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New Jersey Couple Avoids FBAR Penalty and Instead Receives Warning Letter

The following is an actual FBAR case handled by the Law Office of Anthony N. Verni. My Princeton New Jersey office was successful in securing a waiver of the proposed FBAR penalties for these two taxpayers.

FBAR statute of limitations can incur FBAR penalties by the IRS, here is a prior experience with a New Jersey coupleMr.and Mrs. Beránek (a.k.a. the “taxpayers”) are Czechoslovakia nationals.* The taxpayer as well as his spouse are retired and in their early seventies. The Beránek’s came to the United States in 1997 as Permanent Legal Residents and became naturalized citizens in 2004. Since their immigration to the U.S., Mr. and Mrs. Beránek have lived in Freehold, New Jersey.

The taxpayers maintained an account with UBS in Switzerland (the “UBS Account”), which was established in 1962. The taxpayers would routinely deposit their earnings from their employment as electrical engineers into the UBS Account. In addition to the UBS Account,Mrs. Beránek opened and maintained a joint account with her non-resident alien sister, Catalina in Zvolen Slovakia at Credit Suisse (the “Credit Suisse Account”).

In 1996 the Beránek’s sold their personal residence in Prague and liquidated a number of investments totaling $1,350,000. The proceeds were used to open a Brokerage Account with Raymond James in Newark, New Jersey. The taxpayers also owned a commercial rental property located in Prague until October of 2005, when the property was sold for $700,000. The proceeds from the sale were deposited into the UBS Account and remain there to date.

The taxpayers’ federal income tax returns were prepared by a local CPA near Howell, New Jersey, by the name of Sam Patel.** Each year the taxpayers would meet with Mr. Patel’s assistance and would provide her with copies of the Composite Form 1099 they received from Raymond James.

The CPA was unfamiliar with the FBAR filing requirements, and further, did not understand the concept that U.S. Taxpayers are taxed on their worldwide income. Consequently, Mr. Patel failed to prepare and file FBAR reports, failed to report the interest income earned on those accounts and failed to report the income and expenses from the rental property on the taxpayers’ income tax returns. In addition, Mr. Patel also failed to report the sale of the property in 2005 on the taxpayers 2005 tax returns.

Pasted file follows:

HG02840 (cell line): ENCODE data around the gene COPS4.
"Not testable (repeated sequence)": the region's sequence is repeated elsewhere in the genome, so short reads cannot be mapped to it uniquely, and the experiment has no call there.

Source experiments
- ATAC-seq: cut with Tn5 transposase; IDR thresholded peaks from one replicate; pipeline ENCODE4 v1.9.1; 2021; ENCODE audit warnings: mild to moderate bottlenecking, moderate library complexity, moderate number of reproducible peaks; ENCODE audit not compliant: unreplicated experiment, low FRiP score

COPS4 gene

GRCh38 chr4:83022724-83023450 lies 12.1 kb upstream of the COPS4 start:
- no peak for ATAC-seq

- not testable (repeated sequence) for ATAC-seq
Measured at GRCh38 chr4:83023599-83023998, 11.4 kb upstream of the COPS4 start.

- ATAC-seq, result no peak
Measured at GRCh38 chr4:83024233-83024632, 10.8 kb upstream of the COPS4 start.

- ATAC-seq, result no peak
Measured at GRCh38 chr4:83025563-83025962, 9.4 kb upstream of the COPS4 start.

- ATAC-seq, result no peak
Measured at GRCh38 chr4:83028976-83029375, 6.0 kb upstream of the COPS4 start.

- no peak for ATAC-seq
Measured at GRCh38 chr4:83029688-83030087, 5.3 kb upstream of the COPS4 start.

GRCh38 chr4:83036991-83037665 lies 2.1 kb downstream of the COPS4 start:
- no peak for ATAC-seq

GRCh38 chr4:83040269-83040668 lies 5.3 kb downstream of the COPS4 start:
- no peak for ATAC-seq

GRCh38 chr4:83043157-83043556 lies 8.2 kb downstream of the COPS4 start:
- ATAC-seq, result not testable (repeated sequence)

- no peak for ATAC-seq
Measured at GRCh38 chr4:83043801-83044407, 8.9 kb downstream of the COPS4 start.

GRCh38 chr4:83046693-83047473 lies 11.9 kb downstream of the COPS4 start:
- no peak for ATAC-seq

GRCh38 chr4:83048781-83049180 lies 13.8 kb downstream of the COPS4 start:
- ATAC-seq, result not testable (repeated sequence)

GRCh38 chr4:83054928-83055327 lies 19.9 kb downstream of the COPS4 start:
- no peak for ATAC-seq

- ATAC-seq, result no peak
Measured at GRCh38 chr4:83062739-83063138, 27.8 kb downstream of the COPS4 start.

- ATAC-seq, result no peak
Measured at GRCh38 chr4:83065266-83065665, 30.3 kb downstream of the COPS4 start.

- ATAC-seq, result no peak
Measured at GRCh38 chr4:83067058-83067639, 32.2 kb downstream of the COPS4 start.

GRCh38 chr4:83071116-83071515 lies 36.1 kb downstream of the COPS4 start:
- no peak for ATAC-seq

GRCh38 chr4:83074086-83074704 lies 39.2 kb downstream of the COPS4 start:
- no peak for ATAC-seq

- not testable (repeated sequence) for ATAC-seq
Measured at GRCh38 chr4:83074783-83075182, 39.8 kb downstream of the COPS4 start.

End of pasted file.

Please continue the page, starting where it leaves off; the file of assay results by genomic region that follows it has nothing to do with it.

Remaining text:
In 2010 the taxpayers were notified that their 2005-2007 federal income tax returns were selected by the IRS for examination. The taxpayers retained an Upper Montclair, New Jersey CPA, who was competent in the area of IRS examinations, but he too was unfamiliar with the reporting requirements for foreign financial accounts.

As part of the examination process the IRS auditor asked the taxpayers about the existence of any foreign financial accounts and whether the taxpayers had any foreign source income.

In response to the IRS agent’s questions, the taxpayers disclosed that they had two foreign financial accounts and that interest income was earned on these two accounts. In addition, the taxpayers told the IRS that they received rental income from the commercial rental property in Prague, but sold the property in 2005. As a result of the taxpayers’ disclosures, the scope of the examination was expanded to include the tax years 2008 and 2009.

At the conclusion of the examination, the IRS advised the taxpayers that an additional income tax in the amount of $2,822 for the years 2005-2009 would be proposed. The agent also told the taxpayers that he was recommending a negligence FBAR penalty in the amount of $100,000, representing a $10,000 penalty for each account for each of the five years.